OECD says Italy needs further pension reform
ITALY – Italy’s pension system will need reforming beyond encouraging the growth of a private funded pillar if it is to tackle the financial burden, says an in-depth report by the Organisation for Economic Cooperation and Development.
The OECD accepts that the pensions reforms of the 1990s were significant but says the level of public spending on pensions is still one of the highest among OECD countries.
“Although the contribution rates financing the pay-as-you-go system are quite high and significantly impact on the tax wedge on labour, they are too low to finance current benefits. Topping-up from the central budget is and will be needed,” says a new OECD report.
The Italian government has presented an enabling bill on pension reform, mainly aiming at encouraging the growth of the private pillar through the transfer of the firms’ leaving payment funds (trattamento di fine rapporto) to the pension funds.
Latest figures from Italian pension fund supervisory authority, COVIP, show a rise of 6.8% in the number of subscribers to Italian supplementary pension funds in 2002 from 2001, but more reforms are needed, the OECD says.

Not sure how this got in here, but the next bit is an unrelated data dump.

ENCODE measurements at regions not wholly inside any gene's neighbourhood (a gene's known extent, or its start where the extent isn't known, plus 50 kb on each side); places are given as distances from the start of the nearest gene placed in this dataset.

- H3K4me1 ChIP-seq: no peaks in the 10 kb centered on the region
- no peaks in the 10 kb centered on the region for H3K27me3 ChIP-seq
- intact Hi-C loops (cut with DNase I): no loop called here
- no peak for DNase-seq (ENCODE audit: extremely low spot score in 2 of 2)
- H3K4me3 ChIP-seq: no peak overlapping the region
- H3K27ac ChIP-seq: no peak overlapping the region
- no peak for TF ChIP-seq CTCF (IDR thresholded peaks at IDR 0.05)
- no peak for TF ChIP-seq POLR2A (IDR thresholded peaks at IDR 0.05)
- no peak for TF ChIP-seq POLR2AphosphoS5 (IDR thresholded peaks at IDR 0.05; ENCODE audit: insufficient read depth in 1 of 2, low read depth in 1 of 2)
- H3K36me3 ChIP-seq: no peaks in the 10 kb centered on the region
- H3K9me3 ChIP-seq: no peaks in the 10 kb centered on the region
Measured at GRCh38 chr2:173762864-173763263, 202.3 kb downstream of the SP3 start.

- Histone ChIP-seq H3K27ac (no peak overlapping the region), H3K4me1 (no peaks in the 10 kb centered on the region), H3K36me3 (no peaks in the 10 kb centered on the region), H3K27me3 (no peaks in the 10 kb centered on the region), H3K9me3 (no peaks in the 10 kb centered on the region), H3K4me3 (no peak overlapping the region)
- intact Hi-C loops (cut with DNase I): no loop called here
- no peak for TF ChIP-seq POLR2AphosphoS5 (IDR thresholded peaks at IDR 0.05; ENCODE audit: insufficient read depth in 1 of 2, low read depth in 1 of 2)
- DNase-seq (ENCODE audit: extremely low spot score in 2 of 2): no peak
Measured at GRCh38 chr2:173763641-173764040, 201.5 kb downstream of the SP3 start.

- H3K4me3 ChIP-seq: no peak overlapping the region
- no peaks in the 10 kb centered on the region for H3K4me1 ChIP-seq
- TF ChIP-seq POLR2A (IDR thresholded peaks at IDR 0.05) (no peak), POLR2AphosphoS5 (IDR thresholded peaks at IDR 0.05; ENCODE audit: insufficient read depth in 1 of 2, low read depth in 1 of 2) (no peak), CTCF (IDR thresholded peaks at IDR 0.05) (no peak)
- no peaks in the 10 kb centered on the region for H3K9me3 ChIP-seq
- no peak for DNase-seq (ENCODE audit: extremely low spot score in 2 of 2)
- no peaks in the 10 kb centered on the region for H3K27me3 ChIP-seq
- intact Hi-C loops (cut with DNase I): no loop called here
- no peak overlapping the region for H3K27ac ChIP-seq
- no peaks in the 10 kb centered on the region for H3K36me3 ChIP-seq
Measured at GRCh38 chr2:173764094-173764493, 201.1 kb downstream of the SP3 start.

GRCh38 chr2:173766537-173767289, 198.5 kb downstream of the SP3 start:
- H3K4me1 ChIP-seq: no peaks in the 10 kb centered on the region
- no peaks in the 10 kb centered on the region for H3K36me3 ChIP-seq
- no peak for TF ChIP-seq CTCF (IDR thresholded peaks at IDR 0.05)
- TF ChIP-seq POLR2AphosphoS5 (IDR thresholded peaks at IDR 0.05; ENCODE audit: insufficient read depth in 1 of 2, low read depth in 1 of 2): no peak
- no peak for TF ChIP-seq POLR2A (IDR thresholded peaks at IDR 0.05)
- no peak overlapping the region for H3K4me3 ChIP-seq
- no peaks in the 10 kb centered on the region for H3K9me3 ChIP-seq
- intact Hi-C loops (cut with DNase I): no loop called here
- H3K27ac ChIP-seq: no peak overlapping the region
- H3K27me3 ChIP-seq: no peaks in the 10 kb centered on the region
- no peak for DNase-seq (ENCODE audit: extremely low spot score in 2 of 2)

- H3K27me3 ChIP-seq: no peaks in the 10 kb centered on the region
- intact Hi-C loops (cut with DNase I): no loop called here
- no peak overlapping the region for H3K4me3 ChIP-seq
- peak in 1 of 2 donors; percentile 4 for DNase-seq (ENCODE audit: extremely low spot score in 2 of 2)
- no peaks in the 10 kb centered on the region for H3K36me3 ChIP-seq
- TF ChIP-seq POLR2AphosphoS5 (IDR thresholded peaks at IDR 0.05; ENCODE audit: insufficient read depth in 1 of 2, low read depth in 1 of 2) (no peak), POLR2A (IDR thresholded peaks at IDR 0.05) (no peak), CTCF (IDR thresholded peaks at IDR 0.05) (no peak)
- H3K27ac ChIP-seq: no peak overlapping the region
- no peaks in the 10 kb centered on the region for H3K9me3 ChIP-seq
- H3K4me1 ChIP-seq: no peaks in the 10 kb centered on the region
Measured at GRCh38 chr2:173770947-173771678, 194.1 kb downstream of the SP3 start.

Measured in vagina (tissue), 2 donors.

In particular, a main priority of the pension reform should be to further increase the employment of older workers. There are currently incentives built into the system which encourage early retirement, and although there are reforms to penalise early retirement, they will not become fully effective for many years to come.
Increasing the employment of older workers could strengthen the affordability of the pension system for the near future, and increase the coverage of future pension entitlements at an individual level. The report suggests several options for reform to tackle this issue:
Allowing all workers to shift to a defined-contribution system – the 1995 reform excluded workers with at least 18 years seniority from doing so
Gradually increasing the minimum age for pension eligibility
Introducing annual automatic revisions of the benefit formula to ensure actuarial neutrality.
The Italian government is currently in talks with the unions regarding further pension reforms, although some unions have made clear that they are against an increase in working life. Reform proposals are hoped as being announced before the country’s budget in September.